The Main Characteristics That Define Snowboards

For some people, snowboarding is an activity they perform once or two times a year, while for others, it’s a lifelong passion. If you’re someone who’s looking to become serious about snowboarding and is tired of renting, you’re probably looking to buy your first snowboard. Most people who rent snowboards don’t really care about the specifics and they rely on the staff in the rental store to get everything right for them. But now that you’re looking to buy your first snowboard, it’s in your best interest to know the ins and outs of the different models so that you can make the right choice. After all, snowboards can be quite expensive.

Snowboarding, just like many other sports, has greatly evolved over the past few decades, and today there are many different types of snowboards that ride differently. How a snowboard rides is defined by its profile, shape, and flex. That being said, when buying a snowboard, you should consider its profile, shape, and flex, and make sure the model you go for matches the type of riding you want to do for the most part. If you’re not sure about what type of riding you’ll be doing, just go for all-mountain snowboards as they perform well in every type of terrain.

The first thing to pay attention to is the snowboard’s profile, which refers to how the snowboard looks when you look at it from the side. Snowboard profiles can be camber, rocker, flat and hybrid. To get a better idea of what all of these terms mean, I’ll try to explain how each profile looks.

  • Camber profile snowboards have their center elevated, and as a result, the contact points (where the snowboard comes in contact with the ground) are put under more pressure. This allows for a more stable ride, more rebound in turns and more pop for ollies. However, camber snowboards don’t float well in powder.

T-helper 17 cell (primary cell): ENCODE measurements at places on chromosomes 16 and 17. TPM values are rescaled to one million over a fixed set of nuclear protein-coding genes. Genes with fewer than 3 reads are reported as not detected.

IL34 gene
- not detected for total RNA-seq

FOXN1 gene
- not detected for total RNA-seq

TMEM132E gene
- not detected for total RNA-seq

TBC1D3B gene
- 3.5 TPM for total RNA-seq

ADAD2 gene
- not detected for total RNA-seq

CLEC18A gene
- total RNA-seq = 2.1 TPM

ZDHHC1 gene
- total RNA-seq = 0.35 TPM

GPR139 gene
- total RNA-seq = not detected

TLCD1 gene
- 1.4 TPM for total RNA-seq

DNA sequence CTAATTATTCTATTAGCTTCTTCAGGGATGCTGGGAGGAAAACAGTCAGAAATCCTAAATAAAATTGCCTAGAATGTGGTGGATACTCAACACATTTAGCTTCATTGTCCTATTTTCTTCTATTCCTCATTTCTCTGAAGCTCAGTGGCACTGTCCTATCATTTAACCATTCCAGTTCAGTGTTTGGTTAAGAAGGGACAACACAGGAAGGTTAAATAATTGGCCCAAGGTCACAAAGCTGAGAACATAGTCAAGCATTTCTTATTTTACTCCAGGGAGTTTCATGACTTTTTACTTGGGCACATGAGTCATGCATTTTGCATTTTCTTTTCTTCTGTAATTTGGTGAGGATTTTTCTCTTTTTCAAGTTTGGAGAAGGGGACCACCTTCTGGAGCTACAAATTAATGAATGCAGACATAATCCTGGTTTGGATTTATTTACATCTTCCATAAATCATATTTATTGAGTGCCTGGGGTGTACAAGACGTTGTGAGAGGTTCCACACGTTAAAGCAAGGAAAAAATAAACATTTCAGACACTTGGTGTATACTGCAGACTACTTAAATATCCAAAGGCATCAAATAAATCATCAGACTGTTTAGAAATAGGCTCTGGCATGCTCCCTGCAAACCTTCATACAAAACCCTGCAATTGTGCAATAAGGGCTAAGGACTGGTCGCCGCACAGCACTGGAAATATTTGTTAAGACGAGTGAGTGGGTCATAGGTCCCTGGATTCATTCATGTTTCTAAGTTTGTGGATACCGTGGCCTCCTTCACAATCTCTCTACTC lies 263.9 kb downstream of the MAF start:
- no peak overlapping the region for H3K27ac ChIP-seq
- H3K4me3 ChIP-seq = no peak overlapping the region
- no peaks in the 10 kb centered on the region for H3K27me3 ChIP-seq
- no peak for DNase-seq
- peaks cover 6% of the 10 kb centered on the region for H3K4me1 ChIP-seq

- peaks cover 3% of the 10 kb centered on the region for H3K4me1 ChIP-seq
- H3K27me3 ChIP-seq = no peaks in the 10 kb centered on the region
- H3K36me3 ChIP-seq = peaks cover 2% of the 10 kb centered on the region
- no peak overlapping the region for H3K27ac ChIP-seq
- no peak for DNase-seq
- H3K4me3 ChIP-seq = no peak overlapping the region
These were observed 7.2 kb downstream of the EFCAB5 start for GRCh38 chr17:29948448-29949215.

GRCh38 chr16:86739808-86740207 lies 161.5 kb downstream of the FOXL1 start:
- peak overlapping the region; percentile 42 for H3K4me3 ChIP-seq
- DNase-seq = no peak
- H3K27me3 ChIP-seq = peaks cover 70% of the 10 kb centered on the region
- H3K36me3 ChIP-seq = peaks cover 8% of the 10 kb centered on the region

• Rocker profile snowboards are basically reversed camber and they float great in powder. They’re also easier to press when performing butter tricks and are more forgiving, so you’re unlikely to catch the edge on them, which is extremely beneficial for beginners. However, their edge hold isn’t as great as the edge hold of camber boards.
  • Flat profile snowboards, as their name implies, are completely flat when laid on the ground. These snowboards can be used for a wide range of riding styles, but they’re most suitable for park riding.
  • Hybrid profile snowboards combine camber and rocker in a few different ways. For instance, CamRock profiles use camber under the feet to promote stability and pop, while rocker at the nose and tail for more catch and float in powder. Alternatively, there’s the RockCam profile which has rocker between the feet and camber below the bindings.

The next thing you have to consider is the snowboard’s shape. The shape refers to how the snowboard looks when you look at it from the top. The most common shapes of snowboards are twin-shaped snowboards, which have the same nose and tail and ride well in both directions. On the other hand, directional snowboards feature a tapered shape with a narrower tail and a wider nose. These float better in powder and ride better in one direction.

The flex of the snowboard defines how stiff or soft the board is. Snowboard flex is rated on a 1 to 10 scale, where 1 is the softest and 10 is the stiffest. Most snowboards fall somewhere between the 3 – 7 range. Stiffer boards are usually used for carving and freeriding, while softer boards are used for freestyle riding.

Based on all of the aforementioned characteristics, snowboards are categorized as all-mountain snowboards, all-mountain freeride boards, park snowboards, powder ones, and volume shifted snowboards.

  • All-mountain snowboards can be twin or directional twin with a medium flex, and they are suitable for most types of riding on the mountain
  • All-mountain freeride snowboards are directional snowboards with a stiffer flex, sometimes with camber or hybrid profile and tapered shape for extra powder capabilities
  • Park snowboards are twin snowboards that have a soft or medium flex, and a rocker, hybrid, flat or camber profile. Some park snowboards are stiffer, but they’re meant for performing bigger jumps and riding pipes
  • Powder specific snowboards are directional snowboards with a tapered shape that has a short, narrow tail and a wider nose
  • Volume shifted boards are a relatively new type and they’re shorter and wider, and they can have different profiles and shapes. The added width improves the float in powder, but it reduces the probability of boot-outs when carving

To sum it up, knowing what type of riding you’ll be doing for the most part and understanding how the aforementioned characteristics impact your riding style are key to picking the right snowboard. Having the right snowboard will ensure you have an enjoyable experience on the slopes and that you stick with snowboarding for life.

You may also like...